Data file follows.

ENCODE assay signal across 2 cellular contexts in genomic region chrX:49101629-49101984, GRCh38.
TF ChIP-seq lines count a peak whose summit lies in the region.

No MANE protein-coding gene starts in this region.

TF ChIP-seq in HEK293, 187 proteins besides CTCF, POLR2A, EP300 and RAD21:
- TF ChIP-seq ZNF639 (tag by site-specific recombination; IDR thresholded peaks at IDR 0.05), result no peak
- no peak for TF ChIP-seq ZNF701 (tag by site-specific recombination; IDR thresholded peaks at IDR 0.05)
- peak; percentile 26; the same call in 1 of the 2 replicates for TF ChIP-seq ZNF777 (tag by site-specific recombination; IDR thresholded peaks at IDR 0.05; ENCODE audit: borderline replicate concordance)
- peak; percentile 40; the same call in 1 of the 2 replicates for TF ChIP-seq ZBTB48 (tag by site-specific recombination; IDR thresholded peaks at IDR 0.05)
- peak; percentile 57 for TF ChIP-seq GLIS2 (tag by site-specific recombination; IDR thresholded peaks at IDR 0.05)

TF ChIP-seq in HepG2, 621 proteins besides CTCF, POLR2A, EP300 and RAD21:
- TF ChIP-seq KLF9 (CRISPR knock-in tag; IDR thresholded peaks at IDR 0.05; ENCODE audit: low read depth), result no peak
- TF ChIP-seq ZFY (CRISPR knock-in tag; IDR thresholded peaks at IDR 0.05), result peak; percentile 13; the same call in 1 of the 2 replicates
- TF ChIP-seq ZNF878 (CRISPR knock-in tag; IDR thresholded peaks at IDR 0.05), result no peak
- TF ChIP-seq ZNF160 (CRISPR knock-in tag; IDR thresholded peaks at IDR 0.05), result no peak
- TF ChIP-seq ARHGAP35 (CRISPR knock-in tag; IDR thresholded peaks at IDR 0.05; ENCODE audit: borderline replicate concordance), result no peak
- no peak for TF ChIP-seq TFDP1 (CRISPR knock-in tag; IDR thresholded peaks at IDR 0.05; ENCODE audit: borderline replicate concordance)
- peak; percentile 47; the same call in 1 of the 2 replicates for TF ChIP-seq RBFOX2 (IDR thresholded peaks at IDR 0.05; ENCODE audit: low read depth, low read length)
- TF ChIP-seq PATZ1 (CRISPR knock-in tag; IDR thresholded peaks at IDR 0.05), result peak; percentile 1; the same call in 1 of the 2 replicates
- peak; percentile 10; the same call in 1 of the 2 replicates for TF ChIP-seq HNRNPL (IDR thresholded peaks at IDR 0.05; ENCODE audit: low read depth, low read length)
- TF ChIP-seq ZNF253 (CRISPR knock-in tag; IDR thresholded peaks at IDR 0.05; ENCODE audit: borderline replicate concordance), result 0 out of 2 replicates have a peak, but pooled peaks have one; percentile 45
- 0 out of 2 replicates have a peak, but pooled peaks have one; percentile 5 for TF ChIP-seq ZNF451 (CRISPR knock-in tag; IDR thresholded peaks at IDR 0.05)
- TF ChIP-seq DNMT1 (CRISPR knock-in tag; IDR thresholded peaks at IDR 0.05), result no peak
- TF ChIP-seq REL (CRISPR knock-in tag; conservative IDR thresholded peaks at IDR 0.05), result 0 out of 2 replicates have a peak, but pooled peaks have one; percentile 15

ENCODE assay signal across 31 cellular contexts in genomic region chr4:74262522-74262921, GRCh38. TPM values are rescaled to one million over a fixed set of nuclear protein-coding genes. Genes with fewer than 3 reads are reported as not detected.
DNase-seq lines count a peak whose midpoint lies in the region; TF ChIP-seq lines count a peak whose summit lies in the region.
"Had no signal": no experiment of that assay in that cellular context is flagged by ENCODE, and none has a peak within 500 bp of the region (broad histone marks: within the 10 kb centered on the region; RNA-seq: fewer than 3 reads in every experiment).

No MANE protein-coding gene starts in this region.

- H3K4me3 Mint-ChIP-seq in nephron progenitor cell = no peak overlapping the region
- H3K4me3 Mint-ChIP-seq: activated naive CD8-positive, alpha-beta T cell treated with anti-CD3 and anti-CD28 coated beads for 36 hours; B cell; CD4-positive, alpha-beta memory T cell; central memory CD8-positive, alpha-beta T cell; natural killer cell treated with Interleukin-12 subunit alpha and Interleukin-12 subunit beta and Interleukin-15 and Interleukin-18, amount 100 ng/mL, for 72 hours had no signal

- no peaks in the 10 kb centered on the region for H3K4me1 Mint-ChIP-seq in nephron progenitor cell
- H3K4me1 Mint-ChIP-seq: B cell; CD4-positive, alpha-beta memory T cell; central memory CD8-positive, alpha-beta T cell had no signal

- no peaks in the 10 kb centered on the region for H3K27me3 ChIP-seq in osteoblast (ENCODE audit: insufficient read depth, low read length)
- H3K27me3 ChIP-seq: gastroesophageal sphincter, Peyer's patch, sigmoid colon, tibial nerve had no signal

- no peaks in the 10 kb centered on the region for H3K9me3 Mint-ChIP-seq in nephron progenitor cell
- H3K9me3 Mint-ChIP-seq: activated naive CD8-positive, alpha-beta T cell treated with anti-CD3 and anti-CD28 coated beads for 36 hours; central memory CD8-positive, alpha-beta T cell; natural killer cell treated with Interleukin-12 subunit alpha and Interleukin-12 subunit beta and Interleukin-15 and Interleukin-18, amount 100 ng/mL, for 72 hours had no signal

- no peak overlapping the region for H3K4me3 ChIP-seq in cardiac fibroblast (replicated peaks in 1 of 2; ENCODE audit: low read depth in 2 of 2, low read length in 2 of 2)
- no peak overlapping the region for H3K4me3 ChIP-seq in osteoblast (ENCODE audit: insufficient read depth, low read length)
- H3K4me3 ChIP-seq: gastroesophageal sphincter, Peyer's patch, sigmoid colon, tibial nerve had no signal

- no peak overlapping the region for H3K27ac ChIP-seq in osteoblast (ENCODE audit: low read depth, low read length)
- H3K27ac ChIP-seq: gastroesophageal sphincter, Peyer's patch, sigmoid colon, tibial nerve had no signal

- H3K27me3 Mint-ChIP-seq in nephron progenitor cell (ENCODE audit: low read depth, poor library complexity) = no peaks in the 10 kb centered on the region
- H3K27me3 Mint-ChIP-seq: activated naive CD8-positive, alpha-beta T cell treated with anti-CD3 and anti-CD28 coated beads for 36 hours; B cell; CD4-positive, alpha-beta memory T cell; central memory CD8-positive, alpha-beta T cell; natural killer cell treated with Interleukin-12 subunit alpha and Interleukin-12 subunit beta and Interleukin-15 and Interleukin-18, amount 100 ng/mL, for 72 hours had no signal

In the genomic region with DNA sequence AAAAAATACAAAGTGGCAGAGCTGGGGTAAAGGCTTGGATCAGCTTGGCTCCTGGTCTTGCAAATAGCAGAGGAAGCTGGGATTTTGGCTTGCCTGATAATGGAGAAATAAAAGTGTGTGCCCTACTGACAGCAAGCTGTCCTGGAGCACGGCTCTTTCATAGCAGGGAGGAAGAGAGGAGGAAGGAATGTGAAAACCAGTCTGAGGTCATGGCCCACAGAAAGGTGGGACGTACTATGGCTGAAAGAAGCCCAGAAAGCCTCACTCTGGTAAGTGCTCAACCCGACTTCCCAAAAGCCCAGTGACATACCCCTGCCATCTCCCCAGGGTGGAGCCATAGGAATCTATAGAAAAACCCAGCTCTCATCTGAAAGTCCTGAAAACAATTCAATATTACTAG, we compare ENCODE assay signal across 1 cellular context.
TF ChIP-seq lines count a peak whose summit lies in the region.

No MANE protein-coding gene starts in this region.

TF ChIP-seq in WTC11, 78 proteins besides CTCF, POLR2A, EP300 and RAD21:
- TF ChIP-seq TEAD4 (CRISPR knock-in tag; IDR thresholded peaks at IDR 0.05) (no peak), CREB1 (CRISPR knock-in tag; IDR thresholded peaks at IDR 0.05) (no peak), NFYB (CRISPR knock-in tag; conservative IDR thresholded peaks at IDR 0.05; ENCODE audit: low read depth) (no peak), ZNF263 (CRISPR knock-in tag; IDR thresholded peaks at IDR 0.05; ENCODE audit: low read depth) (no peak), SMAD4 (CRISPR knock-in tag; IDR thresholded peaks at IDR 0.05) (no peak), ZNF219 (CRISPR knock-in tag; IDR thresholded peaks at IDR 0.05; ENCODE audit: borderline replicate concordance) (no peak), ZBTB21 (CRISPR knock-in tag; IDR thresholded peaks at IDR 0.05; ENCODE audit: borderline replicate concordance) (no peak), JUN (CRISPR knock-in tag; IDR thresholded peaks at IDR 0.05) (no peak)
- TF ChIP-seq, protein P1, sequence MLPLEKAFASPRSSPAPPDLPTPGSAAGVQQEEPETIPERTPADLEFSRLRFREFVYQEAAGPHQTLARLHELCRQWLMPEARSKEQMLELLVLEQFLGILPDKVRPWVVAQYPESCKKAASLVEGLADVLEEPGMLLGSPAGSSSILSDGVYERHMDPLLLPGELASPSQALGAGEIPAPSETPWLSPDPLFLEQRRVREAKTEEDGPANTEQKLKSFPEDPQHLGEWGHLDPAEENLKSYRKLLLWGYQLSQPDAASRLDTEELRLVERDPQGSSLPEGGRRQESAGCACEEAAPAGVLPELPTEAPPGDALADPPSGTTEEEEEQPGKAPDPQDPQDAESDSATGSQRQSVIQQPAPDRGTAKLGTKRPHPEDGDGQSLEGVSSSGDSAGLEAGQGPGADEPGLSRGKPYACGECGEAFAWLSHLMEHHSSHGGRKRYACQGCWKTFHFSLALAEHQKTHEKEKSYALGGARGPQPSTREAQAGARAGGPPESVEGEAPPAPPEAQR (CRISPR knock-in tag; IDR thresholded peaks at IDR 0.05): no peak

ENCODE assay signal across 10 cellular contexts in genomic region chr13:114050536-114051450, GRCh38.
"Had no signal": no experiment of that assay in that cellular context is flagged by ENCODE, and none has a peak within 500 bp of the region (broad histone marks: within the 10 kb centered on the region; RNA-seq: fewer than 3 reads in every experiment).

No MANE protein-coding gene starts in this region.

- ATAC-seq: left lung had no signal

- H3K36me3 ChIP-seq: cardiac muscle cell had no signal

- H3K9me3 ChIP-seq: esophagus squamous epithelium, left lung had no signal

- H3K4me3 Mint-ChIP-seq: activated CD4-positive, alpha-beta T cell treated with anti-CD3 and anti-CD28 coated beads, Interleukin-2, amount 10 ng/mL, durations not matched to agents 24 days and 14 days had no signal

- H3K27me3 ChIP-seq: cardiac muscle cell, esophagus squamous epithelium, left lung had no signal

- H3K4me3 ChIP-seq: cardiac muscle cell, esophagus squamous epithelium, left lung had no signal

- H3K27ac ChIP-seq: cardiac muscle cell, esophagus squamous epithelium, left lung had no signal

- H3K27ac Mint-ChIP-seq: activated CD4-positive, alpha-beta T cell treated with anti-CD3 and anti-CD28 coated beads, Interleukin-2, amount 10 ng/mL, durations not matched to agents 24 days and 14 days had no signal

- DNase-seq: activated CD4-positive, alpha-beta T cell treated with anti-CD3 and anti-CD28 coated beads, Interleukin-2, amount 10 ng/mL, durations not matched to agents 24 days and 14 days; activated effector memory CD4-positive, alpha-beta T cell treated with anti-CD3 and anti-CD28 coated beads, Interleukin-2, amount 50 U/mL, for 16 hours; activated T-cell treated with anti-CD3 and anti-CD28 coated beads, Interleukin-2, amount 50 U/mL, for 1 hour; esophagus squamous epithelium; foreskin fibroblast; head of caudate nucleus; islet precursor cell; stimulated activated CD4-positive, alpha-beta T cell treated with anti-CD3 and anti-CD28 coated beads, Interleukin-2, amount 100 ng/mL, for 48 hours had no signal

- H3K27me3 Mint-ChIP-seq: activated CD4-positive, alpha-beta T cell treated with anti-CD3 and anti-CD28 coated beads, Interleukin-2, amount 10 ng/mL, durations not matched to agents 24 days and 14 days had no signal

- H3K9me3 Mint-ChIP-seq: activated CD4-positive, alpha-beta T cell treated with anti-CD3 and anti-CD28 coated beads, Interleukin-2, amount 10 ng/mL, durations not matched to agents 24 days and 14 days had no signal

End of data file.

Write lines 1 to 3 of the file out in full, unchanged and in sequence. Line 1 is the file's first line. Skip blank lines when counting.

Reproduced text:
ENCODE assay signal across 2 cellular contexts in genomic region chrX:49101629-49101984, GRCh38.
TF ChIP-seq lines count a peak whose summit lies in the region.

No MANE protein-coding gene starts in this region.